So we need to view the past – whether biblical or otherwise – through the lens of history; if humans are still around in 5000 years, what will they make of our attitudes and cultural norms?

Turning to Paul’s letter to the Christians in Rome, the psychological state he describes  in Romans 7.15-25, could be compared with slavery. He calls himself a “captive”, who cannot help himself from doing what he knows to be wrong and is unable to do what is right. Like a slave, he is being coerced and elsewhere in his letters he talks of being enslaved. Similarly Jesus describes the reaction of his listeners with that colourful metaphor: “We played the flute to you and you did not dance; we wailed to you and you did not mourn”. Like slaves, our freedom of thought and action is fettered and in Paul’s view there is little we can do about it because we are “in the power of the law of sin”. In the words of Private Frazer in Dad’s Army, “We’re doomed!”

Or are we? In the ancient world many slaves were often freed after six years or for other reasons. Paul’s listeners would have known this and would readily understand why he wrote “Who will rescue me from this body of sin? Thanks be to God through Jesus Christ our Lord!”

Hints as to how he could write this are contained in today’s reading from St Matthew’s Gospel, 11.16-19, 25-30: “Come to me, all you that are weary and are carrying heavy burdens” – slaves in their day were not allowed to be overworked – “and I will give you rest” – slaves were entitled to Sabbath rest and in the age to come we shall all rest from our labours. “For I am gentle and humble in heart”. This is the same example for Christian living as “Blessed are the meek, for theirs is the kingdom of heaven”.

It is not a pattern based on the many burdens imposed by the many and petty rules of the “wise and intelligent” but on the simple rule of “Love your neighbour as yourself”. This is Jesus’ easy yoke revealed to babes and infants.


We pray to the Lord, whose service is perfect freedom –

for couples preparing for marriage and those married recently; that in binding themselves one to another they may find fulfilment and joy;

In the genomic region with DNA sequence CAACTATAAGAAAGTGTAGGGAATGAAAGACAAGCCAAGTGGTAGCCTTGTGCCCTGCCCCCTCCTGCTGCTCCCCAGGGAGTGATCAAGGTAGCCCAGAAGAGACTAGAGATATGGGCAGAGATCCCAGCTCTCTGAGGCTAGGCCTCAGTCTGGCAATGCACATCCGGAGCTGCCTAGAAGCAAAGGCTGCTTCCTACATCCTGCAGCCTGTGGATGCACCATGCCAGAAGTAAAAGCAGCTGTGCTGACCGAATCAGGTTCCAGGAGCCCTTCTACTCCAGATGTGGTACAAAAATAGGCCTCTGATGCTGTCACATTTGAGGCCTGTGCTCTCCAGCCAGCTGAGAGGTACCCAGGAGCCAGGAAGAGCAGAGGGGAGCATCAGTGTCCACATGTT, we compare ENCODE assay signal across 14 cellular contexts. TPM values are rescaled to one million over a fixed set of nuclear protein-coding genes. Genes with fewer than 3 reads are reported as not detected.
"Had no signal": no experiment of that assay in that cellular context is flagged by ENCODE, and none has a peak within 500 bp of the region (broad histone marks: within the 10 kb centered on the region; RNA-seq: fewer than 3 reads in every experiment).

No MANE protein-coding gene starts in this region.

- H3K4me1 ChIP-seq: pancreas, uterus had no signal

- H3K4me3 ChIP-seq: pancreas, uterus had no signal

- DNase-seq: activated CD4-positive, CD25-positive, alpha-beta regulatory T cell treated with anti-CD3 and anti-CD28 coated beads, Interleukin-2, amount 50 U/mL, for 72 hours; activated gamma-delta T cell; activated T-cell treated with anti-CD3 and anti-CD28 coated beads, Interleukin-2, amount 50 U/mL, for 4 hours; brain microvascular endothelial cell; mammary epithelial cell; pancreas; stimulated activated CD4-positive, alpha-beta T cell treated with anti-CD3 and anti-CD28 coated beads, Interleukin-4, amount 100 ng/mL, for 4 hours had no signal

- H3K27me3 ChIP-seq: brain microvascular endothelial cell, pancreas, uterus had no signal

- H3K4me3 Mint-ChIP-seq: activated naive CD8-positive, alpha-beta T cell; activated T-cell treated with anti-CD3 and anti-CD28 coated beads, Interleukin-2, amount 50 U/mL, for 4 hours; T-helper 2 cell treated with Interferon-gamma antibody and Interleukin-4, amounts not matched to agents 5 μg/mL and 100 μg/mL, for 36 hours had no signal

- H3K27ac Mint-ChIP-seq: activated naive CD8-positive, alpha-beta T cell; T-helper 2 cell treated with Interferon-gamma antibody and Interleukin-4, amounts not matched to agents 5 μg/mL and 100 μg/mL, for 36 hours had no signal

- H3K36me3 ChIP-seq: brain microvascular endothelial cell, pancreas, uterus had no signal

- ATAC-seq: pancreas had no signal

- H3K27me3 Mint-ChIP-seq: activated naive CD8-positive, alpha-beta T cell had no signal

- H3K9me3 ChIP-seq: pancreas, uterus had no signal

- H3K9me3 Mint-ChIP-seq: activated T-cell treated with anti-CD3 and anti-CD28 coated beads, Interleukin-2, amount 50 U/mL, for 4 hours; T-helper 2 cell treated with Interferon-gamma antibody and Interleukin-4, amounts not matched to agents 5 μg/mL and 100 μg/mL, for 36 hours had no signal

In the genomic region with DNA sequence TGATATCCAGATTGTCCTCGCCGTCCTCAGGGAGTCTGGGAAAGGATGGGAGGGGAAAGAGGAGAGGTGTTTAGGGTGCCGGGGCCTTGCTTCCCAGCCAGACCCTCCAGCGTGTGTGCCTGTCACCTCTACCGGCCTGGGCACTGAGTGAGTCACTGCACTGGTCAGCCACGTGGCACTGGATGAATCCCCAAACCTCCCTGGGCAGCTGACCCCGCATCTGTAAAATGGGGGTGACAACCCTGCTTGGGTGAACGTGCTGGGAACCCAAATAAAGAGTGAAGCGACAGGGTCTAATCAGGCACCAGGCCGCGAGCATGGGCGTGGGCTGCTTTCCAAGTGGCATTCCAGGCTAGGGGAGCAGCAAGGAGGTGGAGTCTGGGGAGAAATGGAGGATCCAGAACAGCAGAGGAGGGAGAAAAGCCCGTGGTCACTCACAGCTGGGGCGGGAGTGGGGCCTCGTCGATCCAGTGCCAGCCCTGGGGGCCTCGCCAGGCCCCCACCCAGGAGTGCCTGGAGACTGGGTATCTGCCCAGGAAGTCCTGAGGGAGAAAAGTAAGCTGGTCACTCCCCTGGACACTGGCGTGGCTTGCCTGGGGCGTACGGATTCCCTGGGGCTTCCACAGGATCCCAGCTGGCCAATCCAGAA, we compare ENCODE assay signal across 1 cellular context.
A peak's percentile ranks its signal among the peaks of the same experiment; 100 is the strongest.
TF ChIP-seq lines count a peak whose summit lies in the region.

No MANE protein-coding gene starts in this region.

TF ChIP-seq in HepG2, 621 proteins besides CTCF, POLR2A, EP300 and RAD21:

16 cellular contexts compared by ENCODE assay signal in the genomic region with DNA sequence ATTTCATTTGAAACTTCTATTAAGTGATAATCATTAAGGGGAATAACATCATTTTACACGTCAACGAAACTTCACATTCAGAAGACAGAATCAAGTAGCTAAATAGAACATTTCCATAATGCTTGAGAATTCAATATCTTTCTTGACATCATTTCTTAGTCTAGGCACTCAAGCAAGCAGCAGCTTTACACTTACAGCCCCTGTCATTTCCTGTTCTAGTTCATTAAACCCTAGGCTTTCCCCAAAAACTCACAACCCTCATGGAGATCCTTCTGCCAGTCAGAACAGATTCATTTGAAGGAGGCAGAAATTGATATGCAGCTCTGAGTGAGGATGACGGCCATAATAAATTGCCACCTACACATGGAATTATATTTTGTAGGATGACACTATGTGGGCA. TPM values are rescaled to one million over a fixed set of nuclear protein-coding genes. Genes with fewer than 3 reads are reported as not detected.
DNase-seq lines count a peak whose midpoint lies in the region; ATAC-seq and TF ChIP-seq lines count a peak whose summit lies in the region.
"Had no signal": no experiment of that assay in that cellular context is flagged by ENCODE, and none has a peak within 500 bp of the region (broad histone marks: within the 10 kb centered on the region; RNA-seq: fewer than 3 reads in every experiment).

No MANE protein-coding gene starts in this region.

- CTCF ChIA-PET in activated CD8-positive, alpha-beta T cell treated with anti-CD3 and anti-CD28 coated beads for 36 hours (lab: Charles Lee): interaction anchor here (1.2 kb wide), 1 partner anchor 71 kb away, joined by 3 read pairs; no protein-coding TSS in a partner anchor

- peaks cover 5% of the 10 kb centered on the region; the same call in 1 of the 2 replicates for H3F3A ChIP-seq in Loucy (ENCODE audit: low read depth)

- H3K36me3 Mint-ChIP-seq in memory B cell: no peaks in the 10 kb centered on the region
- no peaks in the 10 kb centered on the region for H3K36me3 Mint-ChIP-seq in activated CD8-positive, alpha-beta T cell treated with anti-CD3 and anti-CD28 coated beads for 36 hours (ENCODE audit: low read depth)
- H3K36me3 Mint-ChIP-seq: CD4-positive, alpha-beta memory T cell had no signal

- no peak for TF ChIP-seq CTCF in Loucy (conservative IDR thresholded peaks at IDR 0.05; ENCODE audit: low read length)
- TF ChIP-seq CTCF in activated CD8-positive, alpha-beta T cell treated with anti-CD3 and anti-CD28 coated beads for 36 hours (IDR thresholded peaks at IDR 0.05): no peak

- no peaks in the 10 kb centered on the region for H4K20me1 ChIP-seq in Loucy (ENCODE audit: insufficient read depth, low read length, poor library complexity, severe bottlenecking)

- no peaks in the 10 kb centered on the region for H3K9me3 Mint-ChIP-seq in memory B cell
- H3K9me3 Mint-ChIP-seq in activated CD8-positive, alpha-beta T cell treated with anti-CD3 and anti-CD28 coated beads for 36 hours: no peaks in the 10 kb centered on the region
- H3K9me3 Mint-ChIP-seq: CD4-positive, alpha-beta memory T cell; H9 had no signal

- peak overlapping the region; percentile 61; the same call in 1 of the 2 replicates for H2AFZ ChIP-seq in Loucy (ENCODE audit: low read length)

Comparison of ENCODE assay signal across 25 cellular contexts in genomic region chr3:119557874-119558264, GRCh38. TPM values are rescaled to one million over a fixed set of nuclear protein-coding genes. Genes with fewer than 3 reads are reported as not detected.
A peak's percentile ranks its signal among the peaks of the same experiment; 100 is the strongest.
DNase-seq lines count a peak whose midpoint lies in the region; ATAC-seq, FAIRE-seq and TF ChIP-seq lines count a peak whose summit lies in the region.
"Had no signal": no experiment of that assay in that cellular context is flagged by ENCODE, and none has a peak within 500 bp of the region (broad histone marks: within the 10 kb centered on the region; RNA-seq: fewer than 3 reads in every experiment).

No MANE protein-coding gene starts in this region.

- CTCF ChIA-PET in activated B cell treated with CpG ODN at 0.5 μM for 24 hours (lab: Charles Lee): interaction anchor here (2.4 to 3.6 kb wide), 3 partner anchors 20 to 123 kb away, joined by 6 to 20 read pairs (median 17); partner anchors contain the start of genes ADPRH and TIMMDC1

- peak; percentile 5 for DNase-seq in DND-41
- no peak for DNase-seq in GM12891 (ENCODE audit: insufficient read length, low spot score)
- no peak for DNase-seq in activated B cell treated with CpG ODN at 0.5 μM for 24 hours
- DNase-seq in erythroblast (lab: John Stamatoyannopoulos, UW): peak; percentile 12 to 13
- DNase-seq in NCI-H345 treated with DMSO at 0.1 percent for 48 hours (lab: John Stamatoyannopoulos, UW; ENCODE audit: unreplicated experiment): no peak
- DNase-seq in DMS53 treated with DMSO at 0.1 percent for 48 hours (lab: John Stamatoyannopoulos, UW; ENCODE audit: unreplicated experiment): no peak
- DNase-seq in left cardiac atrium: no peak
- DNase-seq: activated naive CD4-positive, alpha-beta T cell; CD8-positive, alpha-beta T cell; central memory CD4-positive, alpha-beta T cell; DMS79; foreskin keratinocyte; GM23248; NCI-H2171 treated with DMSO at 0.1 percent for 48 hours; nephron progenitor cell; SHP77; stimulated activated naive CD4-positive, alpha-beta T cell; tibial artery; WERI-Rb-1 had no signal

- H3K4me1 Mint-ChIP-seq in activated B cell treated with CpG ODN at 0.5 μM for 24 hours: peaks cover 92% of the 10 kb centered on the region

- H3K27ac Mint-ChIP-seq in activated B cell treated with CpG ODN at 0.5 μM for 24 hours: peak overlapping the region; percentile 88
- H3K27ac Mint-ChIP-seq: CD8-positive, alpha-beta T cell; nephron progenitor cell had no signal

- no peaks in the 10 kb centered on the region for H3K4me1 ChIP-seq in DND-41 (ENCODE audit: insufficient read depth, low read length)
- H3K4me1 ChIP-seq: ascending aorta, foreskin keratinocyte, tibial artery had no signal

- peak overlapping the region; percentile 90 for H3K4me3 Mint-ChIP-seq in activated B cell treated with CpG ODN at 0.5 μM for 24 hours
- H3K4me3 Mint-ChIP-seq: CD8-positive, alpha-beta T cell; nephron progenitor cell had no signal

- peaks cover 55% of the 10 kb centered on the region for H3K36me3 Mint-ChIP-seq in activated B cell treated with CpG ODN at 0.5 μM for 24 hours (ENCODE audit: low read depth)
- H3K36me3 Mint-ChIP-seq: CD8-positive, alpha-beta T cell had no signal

that those who think themselves wise in the world may learn to trust the wisdom of the simple;

for the victims of people trafficking and modern slavery; for organisations working to release them from their situation; for countries still bearing the burdens of past slavery;

that we may be more gentle and humble in our dealings with others, giving them relief from their burdens;

for all who are bearing the heavy loads of poverty, war, oppression or the weight of unresolved sin;

for those we know who are wearied through illness or sorrow; that they may find comfort and relief;

for the departed, that they have laid down their burdens and found eternal rest.

Materials for Worship on Sunday July 2nd 2023

Nerys writes: I hope you’re ready for a challenging read this week because none of our Bible readings are straightforward. Each one is quite difficult for us as modern Christians to relate to, being not only textually difficult but also spiritually and ethically challenging. Some churches will have chosen not to include the story of Abraham and Isaac in their services today but I think it’s important that we don’t shy away from passages like these but learn ways of approaching them. It is clear that none of them are to be read unthinkingly or uncritically or taken at face value. We have to make a real effort to prayerfully discern what they might be saying to us about the God we worship and how we are to live our faith and communicate it with others.

Despite its happy ending, the tale of the near-sacrifice of Isaac on Mount Moriah, Genesis 22.1-14, is one of the darkest and most disturbing of all Bible stories. It is a story which horrifies us and leaves us with many questions. Why would God instruct a father to kill his own son? Why was Abraham ready to go along with it? What about the effect of this experience on the child? What about Sarah, the mother who is left behind? And most importantly of all, what is this story saying about our God and the nature of our faith?

Generations of Jewish and Christian scholars, artists and poets and ordinary readers of the Bible have grappled with this passage. Some have sought to make sense of it by filling gaps in the narrative in imaginative ways, some have read it metaphorically while others focus on its historical and literary context. It’s possible that somewhere in its background lies teaching about human sacrifice, a practice forbidden and regarded with horror in ancient Israel. The story as we now find it, though, is introduced as a test of Abraham’s obedience to God. It can, in fact, be seen as a culmination of a series of tests experienced by Abraham and a key part of the larger story of God’s relationship with the people of Israel. In the Jewish tradition this passage is read daily as part of the morning service. Early Christians saw what God was calling Abraham to do as a sign of what God himself intended to do, sacrificing his own son for the sake of the world. For many, this story prefigures the Cross. For others, however, the life, death and teaching of Jesus reveal a faithful, loving, self-giving, self-sacrificing God, not one who demands blind faith and the sacrifice of the lives of others.

However hard I wrestle with it, I am, unlike artists like Domenico Zampieri above, unable to turn this chilling story into something beautiful and uplifting. At every reading I am also left with more questions than answers. And yet within it and through it, I hear the call for us to trust God rather than depend on ourselves and on earthly things, and I am given assurance that God provides for us in even the most unlikely and darkest situations.